1. They stop paying attention to details.When you have success early in your career, you get promoted and you get further opportunities to show your skills.  Quite often, you get more responsibility too.  If you’re over-confident that your past success will continue, you can stop paying attention to all the details like you used to during the early times when you had some of your biggest successes.  You can start mailing in your efforts, or you simply delegate the details to others and forget to check up on them later.  Because you’re still so busy, you don’t realize everything that’s slipping through the cracks beneath you.

 

  1. They forget their own strengths and weaknesses.Let’s face it, none of us is perfect.  No matter our college degree or education.  No matter our latest achievement, we all have strengths and weaknesses.  The most successful people in the long-run never forget their weaknesses when they look in the mirror.  They find a way to surround themselves with people who can cover those weaknesses because others have strengths in those areas.   The smart folks who fail assume they can be experts in areas that they have no business offering opinions on.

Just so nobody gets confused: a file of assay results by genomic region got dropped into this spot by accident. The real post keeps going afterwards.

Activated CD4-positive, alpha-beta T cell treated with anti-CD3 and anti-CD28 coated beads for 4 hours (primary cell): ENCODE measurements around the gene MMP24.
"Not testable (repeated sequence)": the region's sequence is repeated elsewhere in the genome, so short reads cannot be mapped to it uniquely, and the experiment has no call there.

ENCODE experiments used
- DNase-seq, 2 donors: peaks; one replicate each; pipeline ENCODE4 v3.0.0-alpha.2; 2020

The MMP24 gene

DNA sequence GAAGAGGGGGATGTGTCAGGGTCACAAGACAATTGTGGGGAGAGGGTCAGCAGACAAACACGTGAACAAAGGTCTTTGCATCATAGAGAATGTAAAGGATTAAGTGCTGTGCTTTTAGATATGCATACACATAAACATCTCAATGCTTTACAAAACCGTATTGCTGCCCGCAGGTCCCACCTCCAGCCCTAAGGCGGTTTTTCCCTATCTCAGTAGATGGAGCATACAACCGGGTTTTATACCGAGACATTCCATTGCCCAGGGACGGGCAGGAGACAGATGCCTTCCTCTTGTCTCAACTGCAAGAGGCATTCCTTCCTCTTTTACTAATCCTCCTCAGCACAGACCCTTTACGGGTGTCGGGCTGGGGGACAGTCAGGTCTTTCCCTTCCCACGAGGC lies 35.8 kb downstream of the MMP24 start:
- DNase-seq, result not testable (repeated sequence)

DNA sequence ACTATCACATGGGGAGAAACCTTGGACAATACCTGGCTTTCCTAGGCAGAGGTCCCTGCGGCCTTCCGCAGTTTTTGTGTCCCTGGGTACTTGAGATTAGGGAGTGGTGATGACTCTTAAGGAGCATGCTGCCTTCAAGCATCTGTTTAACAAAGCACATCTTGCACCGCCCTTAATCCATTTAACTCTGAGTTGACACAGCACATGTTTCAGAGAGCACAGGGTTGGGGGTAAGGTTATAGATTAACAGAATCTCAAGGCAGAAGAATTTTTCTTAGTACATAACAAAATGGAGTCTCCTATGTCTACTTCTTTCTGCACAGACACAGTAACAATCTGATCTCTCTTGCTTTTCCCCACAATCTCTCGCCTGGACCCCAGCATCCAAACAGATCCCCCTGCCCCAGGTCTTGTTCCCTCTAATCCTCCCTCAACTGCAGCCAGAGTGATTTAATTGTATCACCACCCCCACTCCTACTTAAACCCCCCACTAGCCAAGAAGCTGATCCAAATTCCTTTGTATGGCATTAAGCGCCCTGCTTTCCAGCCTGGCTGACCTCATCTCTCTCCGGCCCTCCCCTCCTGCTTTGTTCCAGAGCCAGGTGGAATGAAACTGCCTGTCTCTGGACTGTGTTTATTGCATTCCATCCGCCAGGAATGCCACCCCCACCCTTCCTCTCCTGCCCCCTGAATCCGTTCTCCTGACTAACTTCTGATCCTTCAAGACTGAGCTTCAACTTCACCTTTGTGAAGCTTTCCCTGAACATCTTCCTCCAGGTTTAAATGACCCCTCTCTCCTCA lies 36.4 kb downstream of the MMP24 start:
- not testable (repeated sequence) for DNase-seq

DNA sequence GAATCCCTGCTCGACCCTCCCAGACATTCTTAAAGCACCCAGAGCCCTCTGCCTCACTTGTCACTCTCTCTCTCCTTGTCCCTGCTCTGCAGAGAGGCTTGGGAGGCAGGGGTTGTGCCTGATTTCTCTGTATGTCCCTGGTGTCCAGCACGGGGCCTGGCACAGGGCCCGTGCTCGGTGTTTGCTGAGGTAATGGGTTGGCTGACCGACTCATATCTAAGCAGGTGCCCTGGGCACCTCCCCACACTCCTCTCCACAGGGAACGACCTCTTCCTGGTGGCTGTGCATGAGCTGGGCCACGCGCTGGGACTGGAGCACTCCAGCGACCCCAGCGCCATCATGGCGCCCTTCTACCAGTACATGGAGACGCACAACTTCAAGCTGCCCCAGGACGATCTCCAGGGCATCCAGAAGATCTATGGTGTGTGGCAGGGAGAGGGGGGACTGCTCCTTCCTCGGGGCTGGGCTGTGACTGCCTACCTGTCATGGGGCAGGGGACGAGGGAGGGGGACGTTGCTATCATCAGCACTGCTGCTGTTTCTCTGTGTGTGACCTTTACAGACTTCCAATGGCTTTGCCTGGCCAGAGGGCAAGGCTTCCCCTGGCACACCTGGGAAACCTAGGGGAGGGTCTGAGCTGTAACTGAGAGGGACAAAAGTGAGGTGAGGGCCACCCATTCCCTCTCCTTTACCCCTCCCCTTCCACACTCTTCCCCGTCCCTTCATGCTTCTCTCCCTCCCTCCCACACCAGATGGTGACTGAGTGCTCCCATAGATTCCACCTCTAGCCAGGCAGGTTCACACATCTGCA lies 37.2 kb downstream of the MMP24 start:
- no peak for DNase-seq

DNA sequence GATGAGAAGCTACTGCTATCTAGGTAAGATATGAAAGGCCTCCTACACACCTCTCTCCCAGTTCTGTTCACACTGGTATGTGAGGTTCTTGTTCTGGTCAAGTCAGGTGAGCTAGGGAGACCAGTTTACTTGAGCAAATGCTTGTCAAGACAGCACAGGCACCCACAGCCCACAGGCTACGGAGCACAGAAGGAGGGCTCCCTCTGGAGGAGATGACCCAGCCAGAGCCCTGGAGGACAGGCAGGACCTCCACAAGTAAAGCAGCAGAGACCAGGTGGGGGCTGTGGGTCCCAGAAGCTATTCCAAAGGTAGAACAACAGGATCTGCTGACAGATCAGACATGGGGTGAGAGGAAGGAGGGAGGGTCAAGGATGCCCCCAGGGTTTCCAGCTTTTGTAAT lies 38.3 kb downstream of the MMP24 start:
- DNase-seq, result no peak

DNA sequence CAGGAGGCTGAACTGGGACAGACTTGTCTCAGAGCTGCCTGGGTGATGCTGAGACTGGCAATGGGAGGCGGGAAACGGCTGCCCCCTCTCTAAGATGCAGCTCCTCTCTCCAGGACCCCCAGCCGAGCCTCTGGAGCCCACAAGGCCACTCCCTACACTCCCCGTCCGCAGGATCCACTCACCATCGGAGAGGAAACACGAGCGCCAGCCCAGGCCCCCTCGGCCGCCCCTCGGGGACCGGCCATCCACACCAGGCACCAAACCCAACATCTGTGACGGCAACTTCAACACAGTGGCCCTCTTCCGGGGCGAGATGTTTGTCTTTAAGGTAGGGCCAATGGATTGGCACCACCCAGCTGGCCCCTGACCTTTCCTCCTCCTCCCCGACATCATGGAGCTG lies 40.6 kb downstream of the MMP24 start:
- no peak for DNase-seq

1. They banish people from their inner circle who have a different opinion.Nobody likes to be told they’re wrong.  At the early stages of our careers, if our boss tells us we’re wrong, we have to accept it.  As we grow into positions of authority, someone tells us we’re wrong, we can simply tell them they’re probably not the best fit on our team.  Over time, the smart people who make dumb mistakes surround themselves with “yes” men or women. They assume – based on all their past success – that they can’t be wrong.  And they will drive full-steam ahead on one of their decisions, even if it drives the whole company off a cliff.

 

  1. They forget that you catch more flies with honey than with vinegar.There’s an old saying: “be nice to the people on your way up, because you’ll also be seeing them on your way down.”  We all have highs and lows in a long career.  At some point, no matter how successful you are in the moment, you will get knocked down by something or someone.  And then you’ll need allies and supporters.  Therefore, don’t alienate people by telling them how brilliant you are and stupid they are — even if it never seems like you’ll need their support in the future.  You never really know who you might have to call on for a favor in the future.

 

  1. They decide to move out of their area of expertise.Sometimes on business TV, you’ll hear people quoting how so many big mergers or acquisitions have ended up destroying value instead of creating value.  We might be successful because we know the business we’re in but that doesn’t mean we can now know every other business under the sun.